Radio Broadcasting to Iran: Radio Farda is a 24-hour-a-day, seven-day-a-week channel that
broadcasts news, information, and Persian and Western music to Iran. It is a joint project of
Radio Free Europe and Voice of America. The proposal states that the Broadcasting Board of
Governors that controls Radio Farda should devote a greater proportion of programming to news
Reporting Requirements to Increase Monitoring of Investment in Iran
Foreign investment in Iran: The Iran Sanctions Act of 1996 (“ISA”) requires the President to
impose sanctions on a U.S. or foreign natural person if the President determines that the person
invested $20,000,000 or more in Iran’s petroleum or natural gas sectors, but the President has
never done so even though foreign companies have invested more than the specified amount. The proposal requires the President to report to the Senate Finance, Banking, and Foreign Relations Committees and House Ways and Means, Financial Services, and Foreign Affairs Committees any foreign investments made in Iran’s energy sector and the determination of the President on whether such investments qualify as sanctionable offenses.
Export Credits: Current law does not require the Secretary of Treasury to report to Congress on
export credits issued by foreign banks to persons investing in Iran’s energy sector. The Baucus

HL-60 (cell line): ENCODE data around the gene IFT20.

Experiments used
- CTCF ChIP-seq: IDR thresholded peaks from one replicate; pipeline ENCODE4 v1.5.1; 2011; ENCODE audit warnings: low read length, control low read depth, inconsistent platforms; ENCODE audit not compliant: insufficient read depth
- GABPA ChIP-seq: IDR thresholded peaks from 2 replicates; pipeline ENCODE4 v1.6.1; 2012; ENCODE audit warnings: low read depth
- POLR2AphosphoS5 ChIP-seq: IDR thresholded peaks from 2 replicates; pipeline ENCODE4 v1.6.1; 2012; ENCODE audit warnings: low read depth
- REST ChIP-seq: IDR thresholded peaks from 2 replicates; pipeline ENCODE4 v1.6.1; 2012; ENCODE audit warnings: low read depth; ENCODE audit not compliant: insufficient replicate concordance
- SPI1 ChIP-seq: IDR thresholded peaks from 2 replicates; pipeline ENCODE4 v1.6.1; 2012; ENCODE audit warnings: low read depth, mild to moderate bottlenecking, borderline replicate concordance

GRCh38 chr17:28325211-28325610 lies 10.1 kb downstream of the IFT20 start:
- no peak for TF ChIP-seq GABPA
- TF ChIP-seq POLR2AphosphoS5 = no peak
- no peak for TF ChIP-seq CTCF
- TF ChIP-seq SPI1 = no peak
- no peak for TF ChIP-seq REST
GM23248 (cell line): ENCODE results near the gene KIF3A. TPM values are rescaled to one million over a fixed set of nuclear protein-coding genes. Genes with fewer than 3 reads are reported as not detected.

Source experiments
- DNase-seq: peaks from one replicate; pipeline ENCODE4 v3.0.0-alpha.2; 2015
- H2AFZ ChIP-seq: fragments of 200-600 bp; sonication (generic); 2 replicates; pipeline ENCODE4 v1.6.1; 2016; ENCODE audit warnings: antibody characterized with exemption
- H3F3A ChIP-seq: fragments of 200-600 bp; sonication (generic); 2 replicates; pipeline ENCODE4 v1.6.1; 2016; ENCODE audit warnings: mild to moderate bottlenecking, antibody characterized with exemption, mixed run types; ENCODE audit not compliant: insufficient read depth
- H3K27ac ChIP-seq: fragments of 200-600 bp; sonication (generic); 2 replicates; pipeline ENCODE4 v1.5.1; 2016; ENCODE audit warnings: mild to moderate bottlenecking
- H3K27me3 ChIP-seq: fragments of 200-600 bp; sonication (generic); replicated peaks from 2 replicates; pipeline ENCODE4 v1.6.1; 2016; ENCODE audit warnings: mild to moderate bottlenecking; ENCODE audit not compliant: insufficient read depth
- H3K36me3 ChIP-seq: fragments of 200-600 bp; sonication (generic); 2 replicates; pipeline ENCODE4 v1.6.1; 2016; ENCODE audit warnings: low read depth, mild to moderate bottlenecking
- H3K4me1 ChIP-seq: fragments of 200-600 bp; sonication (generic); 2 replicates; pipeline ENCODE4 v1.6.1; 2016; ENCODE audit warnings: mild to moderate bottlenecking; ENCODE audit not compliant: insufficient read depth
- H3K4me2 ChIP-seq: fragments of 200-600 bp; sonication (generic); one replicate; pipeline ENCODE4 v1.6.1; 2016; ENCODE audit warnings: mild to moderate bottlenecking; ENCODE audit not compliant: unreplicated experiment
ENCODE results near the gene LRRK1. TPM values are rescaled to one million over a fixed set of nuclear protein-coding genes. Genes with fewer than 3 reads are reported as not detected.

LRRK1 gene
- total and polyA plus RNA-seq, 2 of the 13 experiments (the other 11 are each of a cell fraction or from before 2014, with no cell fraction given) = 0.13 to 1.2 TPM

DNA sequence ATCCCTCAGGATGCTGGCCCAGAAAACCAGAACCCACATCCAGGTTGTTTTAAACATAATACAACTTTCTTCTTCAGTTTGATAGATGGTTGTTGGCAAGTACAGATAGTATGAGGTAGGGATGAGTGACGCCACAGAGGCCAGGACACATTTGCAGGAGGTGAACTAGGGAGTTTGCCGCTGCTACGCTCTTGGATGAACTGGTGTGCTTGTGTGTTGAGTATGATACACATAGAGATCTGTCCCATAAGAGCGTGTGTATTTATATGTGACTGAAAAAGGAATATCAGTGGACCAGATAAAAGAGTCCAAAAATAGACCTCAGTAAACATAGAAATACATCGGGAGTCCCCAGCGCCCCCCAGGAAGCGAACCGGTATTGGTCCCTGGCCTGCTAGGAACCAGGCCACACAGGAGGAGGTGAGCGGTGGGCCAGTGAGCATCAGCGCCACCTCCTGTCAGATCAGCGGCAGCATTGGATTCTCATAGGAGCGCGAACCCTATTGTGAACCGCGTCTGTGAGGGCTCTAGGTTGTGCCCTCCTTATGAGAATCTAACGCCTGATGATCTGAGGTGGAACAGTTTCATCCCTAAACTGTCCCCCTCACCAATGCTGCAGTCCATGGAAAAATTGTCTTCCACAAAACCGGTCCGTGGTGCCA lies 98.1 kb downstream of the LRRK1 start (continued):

proposal requires the Secretary of Treasury to report to the committees of jurisdiction on export
credits issued by foreign banks to persons investing in Iran’s energy sector, and any fines,
restrictions, or other actions taken by the President to discourage such export credit guarantees.
Report on U.S. entities that invest in Iran: The President is not currently required to provide to
Congress a report on companies that have or conduct business in the United States that also invest in Iran. The proposal requires the President to provide Congress with an annual report on the names of persons that have or conduct business in the United States and also invest in Iran, and the amounts of each such investment.
Thrift Savings Plan: The Executive Director of the Federal Retirement Thrift Savings Board is
not currently required to report to Congress on whether any investments from the Thrift Savings
Plan are in entities that invest in Iran. The proposal includes the sense of Congress that the
Executive Director of the Thrift Savings Board should report any investments from the Thrift
Savings Plan that are in entities that invest in Iran.
All provisions of the Baucus Iran sanctions package will sunset five years after the date of
enactment, or will terminate entirely if the President determines and certifies to committees of
jurisdiction that Iran has completely, verifiably, and irreversibly dismantled all nuclear
enrichment and reprocessing-related programs, or if such a determination is not made.